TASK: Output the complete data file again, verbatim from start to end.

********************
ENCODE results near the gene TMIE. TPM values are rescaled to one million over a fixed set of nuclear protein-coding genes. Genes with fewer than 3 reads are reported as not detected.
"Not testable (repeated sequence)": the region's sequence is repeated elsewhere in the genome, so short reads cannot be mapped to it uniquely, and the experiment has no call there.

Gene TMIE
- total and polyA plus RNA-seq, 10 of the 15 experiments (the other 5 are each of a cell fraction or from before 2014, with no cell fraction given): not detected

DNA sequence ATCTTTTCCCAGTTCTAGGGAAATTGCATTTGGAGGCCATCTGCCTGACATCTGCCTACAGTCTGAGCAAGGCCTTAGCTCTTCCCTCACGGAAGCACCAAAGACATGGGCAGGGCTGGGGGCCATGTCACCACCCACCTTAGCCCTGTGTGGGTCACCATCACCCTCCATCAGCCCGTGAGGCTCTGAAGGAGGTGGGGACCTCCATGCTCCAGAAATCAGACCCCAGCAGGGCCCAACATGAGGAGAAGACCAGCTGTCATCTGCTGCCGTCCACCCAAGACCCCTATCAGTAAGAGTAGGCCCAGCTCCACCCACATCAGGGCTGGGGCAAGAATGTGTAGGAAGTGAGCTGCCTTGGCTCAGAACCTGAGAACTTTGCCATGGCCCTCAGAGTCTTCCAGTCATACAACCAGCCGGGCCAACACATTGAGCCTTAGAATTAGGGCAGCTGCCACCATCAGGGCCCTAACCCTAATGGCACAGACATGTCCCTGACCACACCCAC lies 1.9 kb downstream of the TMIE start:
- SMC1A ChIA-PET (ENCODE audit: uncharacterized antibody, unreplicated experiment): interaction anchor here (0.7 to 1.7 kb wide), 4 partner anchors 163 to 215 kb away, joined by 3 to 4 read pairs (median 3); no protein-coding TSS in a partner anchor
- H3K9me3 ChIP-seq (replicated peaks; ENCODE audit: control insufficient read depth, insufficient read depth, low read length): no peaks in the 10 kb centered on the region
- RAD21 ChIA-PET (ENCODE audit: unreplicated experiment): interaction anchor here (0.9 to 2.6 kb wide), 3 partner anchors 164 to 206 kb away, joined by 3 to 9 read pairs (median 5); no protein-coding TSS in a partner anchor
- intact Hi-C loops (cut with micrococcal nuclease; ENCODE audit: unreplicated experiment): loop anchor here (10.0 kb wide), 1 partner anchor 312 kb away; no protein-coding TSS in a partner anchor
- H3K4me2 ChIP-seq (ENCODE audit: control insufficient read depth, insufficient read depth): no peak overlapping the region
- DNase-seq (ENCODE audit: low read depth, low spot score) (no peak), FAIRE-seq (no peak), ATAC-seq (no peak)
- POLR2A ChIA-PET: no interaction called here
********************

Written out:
ENCODE results near the gene TMIE. TPM values are rescaled to one million over a fixed set of nuclear protein-coding genes. Genes with fewer than 3 reads are reported as not detected.
"Not testable (repeated sequence)": the region's sequence is repeated elsewhere in the genome, so short reads cannot be mapped to it uniquely, and the experiment has no call there.

Gene TMIE
- total and polyA plus RNA-seq, 10 of the 15 experiments (the other 5 are each of a cell fraction or from before 2014, with no cell fraction given): not detected

DNA sequence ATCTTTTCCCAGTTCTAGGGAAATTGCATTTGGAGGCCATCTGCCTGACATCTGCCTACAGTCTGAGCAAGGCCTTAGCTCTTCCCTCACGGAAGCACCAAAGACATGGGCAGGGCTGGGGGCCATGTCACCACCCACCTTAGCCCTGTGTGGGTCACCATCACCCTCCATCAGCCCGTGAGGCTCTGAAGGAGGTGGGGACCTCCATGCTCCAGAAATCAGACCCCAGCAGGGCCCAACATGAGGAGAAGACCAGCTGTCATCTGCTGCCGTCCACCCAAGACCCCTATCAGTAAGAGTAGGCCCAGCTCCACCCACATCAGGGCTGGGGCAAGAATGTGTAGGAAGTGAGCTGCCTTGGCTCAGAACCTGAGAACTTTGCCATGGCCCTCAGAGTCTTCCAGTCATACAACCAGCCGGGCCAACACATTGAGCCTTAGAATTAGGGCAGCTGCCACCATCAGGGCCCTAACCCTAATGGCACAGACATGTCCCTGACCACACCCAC lies 1.9 kb downstream of the TMIE start:
- SMC1A ChIA-PET (ENCODE audit: uncharacterized antibody, unreplicated experiment): interaction anchor here (0.7 to 1.7 kb wide), 4 partner anchors 163 to 215 kb away, joined by 3 to 4 read pairs (median 3); no protein-coding TSS in a partner anchor
- H3K9me3 ChIP-seq (replicated peaks; ENCODE audit: control insufficient read depth, insufficient read depth, low read length): no peaks in the 10 kb centered on the region
- RAD21 ChIA-PET (ENCODE audit: unreplicated experiment): interaction anchor here (0.9 to 2.6 kb wide), 3 partner anchors 164 to 206 kb away, joined by 3 to 9 read pairs (median 5); no protein-coding TSS in a partner anchor
- intact Hi-C loops (cut with micrococcal nuclease; ENCODE audit: unreplicated experiment): loop anchor here (10.0 kb wide), 1 partner anchor 312 kb away; no protein-coding TSS in a partner anchor
- H3K4me2 ChIP-seq (ENCODE audit: control insufficient read depth, insufficient read depth): no peak overlapping the region
- DNase-seq (ENCODE audit: low read depth, low spot score) (no peak), FAIRE-seq (no peak), ATAC-seq (no peak)
- POLR2A ChIA-PET: no interaction called here